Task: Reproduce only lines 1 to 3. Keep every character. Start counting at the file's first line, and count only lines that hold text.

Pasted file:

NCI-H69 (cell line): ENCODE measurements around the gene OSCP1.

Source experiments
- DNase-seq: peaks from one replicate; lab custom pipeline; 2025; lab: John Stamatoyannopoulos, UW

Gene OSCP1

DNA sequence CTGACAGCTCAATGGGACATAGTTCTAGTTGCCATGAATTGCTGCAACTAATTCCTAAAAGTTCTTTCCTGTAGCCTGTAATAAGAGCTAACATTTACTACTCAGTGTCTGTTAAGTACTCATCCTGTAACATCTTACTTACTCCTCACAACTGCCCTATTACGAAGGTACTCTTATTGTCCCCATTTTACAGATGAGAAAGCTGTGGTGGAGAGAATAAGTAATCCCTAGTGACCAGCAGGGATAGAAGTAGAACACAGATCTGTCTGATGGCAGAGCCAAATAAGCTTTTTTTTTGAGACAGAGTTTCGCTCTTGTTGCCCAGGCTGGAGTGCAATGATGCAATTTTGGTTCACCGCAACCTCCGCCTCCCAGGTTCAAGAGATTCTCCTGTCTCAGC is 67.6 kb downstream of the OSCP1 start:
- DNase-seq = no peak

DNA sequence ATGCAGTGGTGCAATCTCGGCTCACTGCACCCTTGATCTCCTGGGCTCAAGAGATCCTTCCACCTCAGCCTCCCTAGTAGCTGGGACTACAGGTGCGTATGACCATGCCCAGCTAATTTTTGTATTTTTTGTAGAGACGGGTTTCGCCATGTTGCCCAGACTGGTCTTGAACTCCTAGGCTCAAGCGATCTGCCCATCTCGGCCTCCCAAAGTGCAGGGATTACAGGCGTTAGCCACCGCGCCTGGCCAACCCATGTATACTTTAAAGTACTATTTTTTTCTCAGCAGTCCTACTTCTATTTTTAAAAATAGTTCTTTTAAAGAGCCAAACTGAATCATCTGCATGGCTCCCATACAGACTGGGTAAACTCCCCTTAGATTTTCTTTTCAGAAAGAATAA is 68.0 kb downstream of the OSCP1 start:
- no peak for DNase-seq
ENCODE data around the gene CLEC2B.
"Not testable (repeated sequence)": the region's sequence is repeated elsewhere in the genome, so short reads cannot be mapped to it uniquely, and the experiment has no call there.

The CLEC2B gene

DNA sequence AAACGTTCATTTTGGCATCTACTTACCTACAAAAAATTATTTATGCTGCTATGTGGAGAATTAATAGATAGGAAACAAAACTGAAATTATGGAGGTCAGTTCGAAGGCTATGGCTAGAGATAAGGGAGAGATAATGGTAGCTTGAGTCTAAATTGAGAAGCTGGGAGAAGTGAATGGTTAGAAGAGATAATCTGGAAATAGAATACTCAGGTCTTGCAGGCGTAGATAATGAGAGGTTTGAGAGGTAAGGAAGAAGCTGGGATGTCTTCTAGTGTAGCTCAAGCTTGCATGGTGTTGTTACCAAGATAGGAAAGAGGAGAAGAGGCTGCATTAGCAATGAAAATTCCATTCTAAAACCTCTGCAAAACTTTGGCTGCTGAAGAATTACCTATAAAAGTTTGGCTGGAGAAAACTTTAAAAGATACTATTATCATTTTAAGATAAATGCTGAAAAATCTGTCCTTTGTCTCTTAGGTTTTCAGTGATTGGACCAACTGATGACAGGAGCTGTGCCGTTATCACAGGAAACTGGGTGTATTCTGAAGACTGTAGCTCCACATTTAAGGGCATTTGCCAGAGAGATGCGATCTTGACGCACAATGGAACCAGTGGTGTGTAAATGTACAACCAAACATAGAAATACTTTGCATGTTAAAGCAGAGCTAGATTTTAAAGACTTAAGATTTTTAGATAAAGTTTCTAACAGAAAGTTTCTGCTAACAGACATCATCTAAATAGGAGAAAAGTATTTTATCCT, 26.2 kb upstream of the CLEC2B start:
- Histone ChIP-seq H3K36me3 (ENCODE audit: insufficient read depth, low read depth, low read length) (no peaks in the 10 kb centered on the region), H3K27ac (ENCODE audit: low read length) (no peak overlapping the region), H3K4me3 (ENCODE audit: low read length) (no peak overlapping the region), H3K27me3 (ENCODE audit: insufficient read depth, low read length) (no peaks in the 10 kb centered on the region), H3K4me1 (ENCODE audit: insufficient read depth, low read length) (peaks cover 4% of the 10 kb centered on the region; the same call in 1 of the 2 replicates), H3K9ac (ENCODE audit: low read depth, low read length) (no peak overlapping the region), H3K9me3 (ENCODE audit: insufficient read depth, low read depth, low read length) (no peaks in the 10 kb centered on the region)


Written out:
NCI-H69 (cell line): ENCODE measurements around the gene OSCP1.

Source experiments
- DNase-seq: peaks from one replicate; lab custom pipeline; 2025; lab: John Stamatoyannopoulos, UW